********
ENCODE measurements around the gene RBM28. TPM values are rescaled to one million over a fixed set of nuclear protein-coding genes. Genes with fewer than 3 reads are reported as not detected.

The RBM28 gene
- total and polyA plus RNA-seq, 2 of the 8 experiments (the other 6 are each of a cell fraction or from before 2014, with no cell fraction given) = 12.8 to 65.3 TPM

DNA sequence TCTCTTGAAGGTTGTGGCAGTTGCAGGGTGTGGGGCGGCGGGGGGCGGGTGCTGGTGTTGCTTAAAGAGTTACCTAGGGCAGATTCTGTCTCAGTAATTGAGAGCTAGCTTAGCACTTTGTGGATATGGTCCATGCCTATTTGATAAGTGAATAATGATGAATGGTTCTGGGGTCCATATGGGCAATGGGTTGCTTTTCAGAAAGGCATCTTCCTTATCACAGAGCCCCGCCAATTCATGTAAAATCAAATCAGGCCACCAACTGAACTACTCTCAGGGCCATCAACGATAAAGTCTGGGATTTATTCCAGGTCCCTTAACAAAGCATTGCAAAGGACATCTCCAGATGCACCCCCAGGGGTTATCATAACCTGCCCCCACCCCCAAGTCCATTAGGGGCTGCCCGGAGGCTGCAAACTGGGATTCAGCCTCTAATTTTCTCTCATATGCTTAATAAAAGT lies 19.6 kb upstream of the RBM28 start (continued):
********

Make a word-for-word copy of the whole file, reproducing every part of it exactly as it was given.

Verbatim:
ENCODE measurements around the gene RBM28. TPM values are rescaled to one million over a fixed set of nuclear protein-coding genes. Genes with fewer than 3 reads are reported as not detected.

The RBM28 gene
- total and polyA plus RNA-seq, 2 of the 8 experiments (the other 6 are each of a cell fraction or from before 2014, with no cell fraction given) = 12.8 to 65.3 TPM

DNA sequence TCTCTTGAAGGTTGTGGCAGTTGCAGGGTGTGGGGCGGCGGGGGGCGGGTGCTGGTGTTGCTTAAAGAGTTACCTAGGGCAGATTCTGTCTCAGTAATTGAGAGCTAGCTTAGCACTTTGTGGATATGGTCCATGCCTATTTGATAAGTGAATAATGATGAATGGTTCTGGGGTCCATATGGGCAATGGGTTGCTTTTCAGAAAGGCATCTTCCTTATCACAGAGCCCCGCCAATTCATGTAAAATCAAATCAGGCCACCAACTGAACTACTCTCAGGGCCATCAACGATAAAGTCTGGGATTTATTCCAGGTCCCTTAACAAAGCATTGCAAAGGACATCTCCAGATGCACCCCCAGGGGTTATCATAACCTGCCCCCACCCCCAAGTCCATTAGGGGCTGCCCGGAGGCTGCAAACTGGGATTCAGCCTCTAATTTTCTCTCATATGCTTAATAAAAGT lies 19.6 kb upstream of the RBM28 start (continued):